Men at Moose Lake sex offender facility end 2-week hunger strike

The sex offenders in the program are demanding a "clear path" for release from the facility, and state officials have agreed to discuss that with them.
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A group of men at the Minnesota Sex Offender Program's Moose Lake facility have ended their hunger strike after nearly two weeks.

The group went on strike Jan. 21, demanding a "clear path" for release from the program, which has facilities in Moose Lake and St. Peter, where "treatment is a death sentence" because despite serving their prison sentences, they're remanded to the facilities for an unspecified amount of time, a news release says.

The group of about a dozen men called off their hunger strike Wednesday night and, according to the Minnesota Department of Human Services (DHS), which runs the program, they're all eating and drinking again. 

They ended the strike after DHS Commissioner Jodi Harpstead met virtually on Tuesday with advocates of the strikers and agreed to hold monthly meetings between the strikers and program leaders, but not Harpstead, to discuss their primary concern of having a "clear path" for release from the program and its treatment centers.

“I have agreed to these discussions out of concern that some of the strikers would cause themselves serious harm, and I believe that no harm will come from us listening to what they have to say," Harpstead said in a statement.

Details regarding the meetings are still being worked out, but DHS has agreed "in principle" to hold listening sessions that will start this month and go through May.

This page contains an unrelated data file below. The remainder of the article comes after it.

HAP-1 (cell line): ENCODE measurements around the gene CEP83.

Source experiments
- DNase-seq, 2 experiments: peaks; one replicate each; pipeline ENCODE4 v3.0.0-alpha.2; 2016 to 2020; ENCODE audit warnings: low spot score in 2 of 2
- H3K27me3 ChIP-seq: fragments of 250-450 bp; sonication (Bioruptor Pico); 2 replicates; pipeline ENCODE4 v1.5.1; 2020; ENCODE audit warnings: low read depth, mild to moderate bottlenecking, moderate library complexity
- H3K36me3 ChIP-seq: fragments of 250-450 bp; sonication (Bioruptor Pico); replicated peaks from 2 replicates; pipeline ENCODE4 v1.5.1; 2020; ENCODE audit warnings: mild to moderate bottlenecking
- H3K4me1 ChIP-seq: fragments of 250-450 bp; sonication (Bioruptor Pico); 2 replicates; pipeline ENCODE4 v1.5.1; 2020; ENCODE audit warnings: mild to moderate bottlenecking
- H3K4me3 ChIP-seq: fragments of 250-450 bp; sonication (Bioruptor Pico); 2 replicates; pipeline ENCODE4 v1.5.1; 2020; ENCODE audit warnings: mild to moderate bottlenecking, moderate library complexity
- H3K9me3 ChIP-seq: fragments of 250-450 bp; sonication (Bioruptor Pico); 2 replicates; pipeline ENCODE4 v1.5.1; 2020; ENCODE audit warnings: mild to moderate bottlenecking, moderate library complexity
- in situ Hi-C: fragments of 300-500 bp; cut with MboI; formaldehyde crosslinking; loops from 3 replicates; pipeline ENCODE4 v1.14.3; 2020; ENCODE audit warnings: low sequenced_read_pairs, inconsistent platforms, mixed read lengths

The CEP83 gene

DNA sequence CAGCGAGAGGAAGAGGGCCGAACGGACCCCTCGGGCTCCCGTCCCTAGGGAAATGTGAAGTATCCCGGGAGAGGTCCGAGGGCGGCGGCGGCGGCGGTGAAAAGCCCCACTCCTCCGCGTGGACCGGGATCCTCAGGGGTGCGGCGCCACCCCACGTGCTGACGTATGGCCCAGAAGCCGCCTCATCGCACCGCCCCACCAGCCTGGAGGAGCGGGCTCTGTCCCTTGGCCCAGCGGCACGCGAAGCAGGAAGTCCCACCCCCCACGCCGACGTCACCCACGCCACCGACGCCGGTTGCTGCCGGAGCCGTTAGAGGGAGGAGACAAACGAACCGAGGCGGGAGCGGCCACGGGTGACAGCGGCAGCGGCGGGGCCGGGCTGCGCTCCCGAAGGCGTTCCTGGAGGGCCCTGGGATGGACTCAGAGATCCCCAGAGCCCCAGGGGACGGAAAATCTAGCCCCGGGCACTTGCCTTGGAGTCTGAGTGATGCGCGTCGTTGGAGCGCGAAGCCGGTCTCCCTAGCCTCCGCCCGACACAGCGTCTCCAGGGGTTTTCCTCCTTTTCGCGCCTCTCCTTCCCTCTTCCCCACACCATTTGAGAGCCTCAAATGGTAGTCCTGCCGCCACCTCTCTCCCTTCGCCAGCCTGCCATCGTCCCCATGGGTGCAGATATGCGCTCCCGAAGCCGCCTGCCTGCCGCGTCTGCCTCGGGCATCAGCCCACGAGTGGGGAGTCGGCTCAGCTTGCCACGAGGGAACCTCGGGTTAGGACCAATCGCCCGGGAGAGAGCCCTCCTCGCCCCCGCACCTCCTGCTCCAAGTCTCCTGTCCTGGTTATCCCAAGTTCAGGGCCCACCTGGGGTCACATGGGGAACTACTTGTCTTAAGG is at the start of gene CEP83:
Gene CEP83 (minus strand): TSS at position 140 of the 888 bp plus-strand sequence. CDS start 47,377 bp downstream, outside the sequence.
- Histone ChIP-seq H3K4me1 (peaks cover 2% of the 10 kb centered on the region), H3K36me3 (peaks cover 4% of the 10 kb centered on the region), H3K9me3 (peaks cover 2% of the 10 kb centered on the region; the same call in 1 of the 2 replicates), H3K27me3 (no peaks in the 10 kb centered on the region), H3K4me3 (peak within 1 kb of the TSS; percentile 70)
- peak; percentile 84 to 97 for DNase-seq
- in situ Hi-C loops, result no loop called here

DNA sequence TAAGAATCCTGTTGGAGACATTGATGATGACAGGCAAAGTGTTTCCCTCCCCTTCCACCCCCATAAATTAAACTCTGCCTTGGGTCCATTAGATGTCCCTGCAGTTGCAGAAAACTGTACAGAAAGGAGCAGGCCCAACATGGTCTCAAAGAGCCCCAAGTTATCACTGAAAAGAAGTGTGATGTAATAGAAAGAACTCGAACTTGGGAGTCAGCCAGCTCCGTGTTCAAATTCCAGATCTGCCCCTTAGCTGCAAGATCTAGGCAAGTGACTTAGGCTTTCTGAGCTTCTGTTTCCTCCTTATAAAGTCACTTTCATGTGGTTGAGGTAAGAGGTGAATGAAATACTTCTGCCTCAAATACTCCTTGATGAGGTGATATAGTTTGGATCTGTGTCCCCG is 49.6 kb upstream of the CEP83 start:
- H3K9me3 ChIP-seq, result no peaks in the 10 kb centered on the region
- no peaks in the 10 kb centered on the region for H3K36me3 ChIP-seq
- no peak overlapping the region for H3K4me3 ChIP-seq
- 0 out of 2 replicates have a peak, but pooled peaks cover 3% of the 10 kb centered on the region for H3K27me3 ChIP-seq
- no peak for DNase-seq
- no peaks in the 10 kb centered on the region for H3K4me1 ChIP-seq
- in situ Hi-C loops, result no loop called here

It will also develop a report about the program with recommendations based on the discussions from the listening sessions, DHS said.

"The only promise I can make is that we will engage in conversation with clients and their families," Harpstead said in a statement.

The program

The Minnesota Sex Offender Program serves people, such as rapists and sex offenders, who are ordered by the court to receive sex offender treatment after they've finished their prison sentence. 

Currently, there are 737 people in the state's sex offender program, DHS' website shows, which costs more than $93 million to operate annually, a 2020 legislative report says.

The problem critics have with the program is that people are civilly committed to the jail-like facilities for an "unspecified" period of time, with the hunger strikers and advocates for them calling it a "death sentence" because there's no clear way for a person to be released from the program.

The only way out of the program is to petition the Minnesota Commitment Appeal Panel for a release or a reduction in custody.

The hunger strikers say they've counted 86 people who have died at an MSOP facility since the program began in 1994. 

In comparison, only 13 people have ever been fully released from the program in its 27-year history, DHS' website says

Another 30 have been granted a provisional discharge by the court and are living in a community where they're supervised, while a few others are still waiting for their community placement. 

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And while an increasing number of people in the program have been granted some sort of release in recent years, Minnesota still civilly commits more sex offenders and rapists per capita than any of the other states that have such laws, the Star Tribune reports, citing an unnamed 2019 national survey of the programs.

Families of those in the sex offender program, human rights organizations and others have been pushing for changes in the program for years, and they've since created an End MSOP coalition to support the release of those civilly committed. There's a petition, an online newsletter and a Facebook group dedicated to their cause.

“The strikers have asked for a clearer pathway to release. In the meantime, we continue to believe that the most persuasive argument that any MSOP client can make when petitioning the court for discharge is meaningful, engaged participation in treatment," Harpstead said in a statement.

DHS continues to stress that it doesn't control who gets put into the program or who is released (the courts decide that), and only the Minnesota Legislature has the power to change the MSOP process that's laid out in Minnesota's civil commitment law. 

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